Grants

WATER FOR THE RAINMAKERS

Literacy Action Development Association (Uganda)

Among the many struggling populations in Uganda, the small indigenous communities often face the most complicated challenges. Because indigenous culture is so often inextricably linked to the natural world, environmental conflicts can hit these people the hardest.

Until the mid 20th Century, the Banyabutumbi lived in the forests just east of Lake Edward in western Uganda. When the government established Queen Elizabeth National Park, the Banyabutumbi were forcibly removed from the park and relocated to less forested areas nearby. They learned to farm, but without land of their own they became an impoverished community with limited access to basic necessities. In turn the Banyatumbi have put an unsustainable strain on nearby natural resources.

“The various stresses on their food and water supply have caused them to over-fish and deplete the forest and ecosystems that they can access, because what they originally had was denied,” says Arthur Mbabazi, Executive director of Literacy Action and Development Agency (LADA), a Ugandan community-based organization acting on behalf of the Banyabutumbi.

Until recently, the community has relied on water sources within the National Park. Women and children often spent most of their day traveling to and from surface water sources that may be several miles from their homes, leaving little time for school or other activities that bolster the community. They also had to compete for water with wild animals—elephants, hippopotamuses and apes—and attacks were common.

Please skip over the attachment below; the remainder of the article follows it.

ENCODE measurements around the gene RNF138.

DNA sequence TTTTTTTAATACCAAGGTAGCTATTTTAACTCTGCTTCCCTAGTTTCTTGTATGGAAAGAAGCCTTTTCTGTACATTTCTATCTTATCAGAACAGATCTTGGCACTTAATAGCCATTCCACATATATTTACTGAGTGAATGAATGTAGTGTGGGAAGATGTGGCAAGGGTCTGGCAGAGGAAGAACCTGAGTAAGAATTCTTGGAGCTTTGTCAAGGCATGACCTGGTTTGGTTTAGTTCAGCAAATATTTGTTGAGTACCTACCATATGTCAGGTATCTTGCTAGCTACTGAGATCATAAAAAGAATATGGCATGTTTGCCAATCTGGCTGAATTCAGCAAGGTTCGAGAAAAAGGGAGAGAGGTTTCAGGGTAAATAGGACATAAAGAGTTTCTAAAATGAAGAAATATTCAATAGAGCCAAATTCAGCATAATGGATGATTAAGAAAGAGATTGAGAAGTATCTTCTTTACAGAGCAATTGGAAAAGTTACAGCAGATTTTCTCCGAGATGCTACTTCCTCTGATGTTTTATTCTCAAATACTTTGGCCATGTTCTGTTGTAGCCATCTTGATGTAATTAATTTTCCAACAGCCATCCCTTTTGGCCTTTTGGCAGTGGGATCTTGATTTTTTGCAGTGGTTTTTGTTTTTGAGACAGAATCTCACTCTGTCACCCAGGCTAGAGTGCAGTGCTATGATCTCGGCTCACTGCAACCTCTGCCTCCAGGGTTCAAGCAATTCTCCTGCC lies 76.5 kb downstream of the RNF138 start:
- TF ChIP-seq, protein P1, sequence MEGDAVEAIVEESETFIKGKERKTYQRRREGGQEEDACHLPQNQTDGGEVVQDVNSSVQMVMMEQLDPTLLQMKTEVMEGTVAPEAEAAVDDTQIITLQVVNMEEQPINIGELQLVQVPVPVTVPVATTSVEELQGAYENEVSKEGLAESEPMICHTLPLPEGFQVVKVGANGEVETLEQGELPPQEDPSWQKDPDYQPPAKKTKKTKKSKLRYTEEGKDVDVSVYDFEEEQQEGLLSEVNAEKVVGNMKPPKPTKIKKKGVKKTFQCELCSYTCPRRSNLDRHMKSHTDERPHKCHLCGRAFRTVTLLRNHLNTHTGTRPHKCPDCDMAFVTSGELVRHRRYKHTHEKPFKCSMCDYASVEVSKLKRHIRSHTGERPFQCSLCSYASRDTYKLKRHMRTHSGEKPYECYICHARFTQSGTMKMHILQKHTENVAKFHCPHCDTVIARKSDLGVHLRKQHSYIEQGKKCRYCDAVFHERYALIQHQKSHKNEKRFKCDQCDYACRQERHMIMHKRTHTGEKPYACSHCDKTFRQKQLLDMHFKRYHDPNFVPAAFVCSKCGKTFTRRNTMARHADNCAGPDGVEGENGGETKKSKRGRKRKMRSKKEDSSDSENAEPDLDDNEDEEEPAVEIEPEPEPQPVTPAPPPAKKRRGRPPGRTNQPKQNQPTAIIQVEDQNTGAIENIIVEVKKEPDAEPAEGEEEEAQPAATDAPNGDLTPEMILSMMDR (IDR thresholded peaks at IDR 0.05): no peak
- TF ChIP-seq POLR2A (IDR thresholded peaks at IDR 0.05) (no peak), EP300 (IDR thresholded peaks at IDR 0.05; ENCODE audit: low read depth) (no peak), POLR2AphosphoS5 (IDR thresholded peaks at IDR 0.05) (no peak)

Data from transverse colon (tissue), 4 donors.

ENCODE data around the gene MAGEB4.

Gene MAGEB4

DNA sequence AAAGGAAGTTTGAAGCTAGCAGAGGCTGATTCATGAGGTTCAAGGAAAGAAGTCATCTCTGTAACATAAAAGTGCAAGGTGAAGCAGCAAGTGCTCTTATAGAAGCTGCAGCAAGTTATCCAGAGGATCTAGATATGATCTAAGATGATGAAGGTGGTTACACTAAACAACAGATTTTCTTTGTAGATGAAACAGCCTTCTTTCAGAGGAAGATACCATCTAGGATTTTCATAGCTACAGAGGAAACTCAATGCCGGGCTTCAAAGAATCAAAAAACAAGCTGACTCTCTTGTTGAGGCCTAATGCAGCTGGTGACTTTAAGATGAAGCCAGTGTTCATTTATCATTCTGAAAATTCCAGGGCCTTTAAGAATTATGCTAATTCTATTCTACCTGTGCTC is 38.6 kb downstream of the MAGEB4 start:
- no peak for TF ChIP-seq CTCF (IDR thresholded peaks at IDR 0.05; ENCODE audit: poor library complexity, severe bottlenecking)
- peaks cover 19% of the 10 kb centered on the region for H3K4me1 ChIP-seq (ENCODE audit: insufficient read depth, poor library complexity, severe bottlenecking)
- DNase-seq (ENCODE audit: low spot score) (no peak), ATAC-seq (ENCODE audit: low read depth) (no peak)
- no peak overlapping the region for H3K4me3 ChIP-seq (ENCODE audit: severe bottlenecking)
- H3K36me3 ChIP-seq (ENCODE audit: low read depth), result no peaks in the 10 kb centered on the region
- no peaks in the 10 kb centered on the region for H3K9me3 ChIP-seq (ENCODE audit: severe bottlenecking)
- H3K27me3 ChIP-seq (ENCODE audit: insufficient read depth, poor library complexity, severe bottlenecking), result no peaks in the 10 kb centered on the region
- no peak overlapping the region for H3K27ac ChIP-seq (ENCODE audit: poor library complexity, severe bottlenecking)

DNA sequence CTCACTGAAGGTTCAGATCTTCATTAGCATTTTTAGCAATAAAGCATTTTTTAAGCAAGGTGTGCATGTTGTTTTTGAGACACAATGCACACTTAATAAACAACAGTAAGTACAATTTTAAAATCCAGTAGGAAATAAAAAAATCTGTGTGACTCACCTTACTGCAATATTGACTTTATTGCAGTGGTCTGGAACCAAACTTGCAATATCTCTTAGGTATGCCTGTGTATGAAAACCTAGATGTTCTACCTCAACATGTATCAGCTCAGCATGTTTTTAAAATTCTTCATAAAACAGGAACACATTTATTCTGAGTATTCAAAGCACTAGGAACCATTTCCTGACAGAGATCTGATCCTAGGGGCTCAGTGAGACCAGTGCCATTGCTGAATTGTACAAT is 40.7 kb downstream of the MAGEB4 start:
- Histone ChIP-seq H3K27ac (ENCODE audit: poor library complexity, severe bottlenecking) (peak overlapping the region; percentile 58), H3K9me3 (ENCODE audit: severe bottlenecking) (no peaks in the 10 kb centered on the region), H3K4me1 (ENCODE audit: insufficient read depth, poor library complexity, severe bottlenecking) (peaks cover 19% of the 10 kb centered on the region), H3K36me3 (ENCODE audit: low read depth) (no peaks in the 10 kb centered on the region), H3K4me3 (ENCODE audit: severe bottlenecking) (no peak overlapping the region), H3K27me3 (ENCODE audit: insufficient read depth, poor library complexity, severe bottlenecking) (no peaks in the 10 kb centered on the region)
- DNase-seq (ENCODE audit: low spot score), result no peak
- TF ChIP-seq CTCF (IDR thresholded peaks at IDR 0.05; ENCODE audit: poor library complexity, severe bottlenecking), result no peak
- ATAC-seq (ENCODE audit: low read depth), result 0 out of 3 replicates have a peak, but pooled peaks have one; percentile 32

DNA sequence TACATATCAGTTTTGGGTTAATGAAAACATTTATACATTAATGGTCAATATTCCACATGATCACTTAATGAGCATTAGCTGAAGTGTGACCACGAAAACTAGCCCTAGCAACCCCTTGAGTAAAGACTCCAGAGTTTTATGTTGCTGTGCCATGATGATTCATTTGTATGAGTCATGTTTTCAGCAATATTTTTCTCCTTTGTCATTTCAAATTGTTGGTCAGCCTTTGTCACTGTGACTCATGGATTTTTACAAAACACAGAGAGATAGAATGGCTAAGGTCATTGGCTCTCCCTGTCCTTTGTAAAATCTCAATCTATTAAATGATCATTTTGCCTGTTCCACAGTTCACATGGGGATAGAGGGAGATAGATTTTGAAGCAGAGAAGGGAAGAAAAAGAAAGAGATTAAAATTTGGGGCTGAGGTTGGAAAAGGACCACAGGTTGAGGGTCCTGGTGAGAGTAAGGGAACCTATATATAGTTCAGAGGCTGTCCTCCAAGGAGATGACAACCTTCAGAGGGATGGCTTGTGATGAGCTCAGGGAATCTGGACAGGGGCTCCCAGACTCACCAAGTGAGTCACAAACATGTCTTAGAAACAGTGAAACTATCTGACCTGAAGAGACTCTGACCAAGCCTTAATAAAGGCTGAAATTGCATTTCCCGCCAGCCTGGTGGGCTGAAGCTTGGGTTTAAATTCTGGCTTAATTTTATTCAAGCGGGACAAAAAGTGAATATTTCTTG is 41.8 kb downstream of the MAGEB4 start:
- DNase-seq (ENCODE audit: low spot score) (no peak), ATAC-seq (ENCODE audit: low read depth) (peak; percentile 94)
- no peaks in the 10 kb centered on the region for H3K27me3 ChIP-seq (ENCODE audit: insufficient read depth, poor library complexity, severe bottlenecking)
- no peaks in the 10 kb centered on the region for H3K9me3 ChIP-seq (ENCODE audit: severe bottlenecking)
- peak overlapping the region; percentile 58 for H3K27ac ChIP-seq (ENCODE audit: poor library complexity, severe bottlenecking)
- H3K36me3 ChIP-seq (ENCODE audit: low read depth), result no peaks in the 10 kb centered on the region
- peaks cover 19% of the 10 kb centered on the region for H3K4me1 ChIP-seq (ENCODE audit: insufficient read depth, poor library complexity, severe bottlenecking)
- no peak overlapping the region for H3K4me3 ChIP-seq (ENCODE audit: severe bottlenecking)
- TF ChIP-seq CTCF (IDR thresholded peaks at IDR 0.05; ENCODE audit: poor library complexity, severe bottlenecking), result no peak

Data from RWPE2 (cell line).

They often resorted to gathering water from stagnant trenches closer to home, where disease was rampant. Bilharzias, typhoid, malaria, sleeping sickness, cholera, dysentery, trachoma, and acute diarrhea took a devastating toll on the community. Many households were forced to spend precious income on medical treatment, and to lose valuable work hours caring for the sick.

As a resettled community, few in numbers and low on the government’s list of priorities, the Banyabutumbi cannot rely on social services to ease their water problems. They had the will to take care of themselves, but lacked the capital and the skills. LADA and First Peoples Worldwide have begun to help bridge that gap.

LADA received almost $20,000 from First Peoples Worldwide’s Keepers of the Earth Fund, which they have used to help the Banyabutumbi build the beginnings of a sustainable water infrastructure.

As part of their FPW-funded project, LADA recruited masons from the community—both male and female—and taught them how to build rainwater collection tanks steps from their homes. The project also funded the construction of hand pump stations that completely cover small open water sources, making them inaccessible to wild animals. The community constructed 14 rainwater harvesting tanks, each with a 5,000-liter capacity, and 2 water wells with hand pumps—all under the supervision of a committee of Banyabutumbi elders. In all, the project provides the community with 25,200,000 liters of clean water annually. The newly-trained masons now generate income using their skills, and can continue to build safe water infrastructure for the community.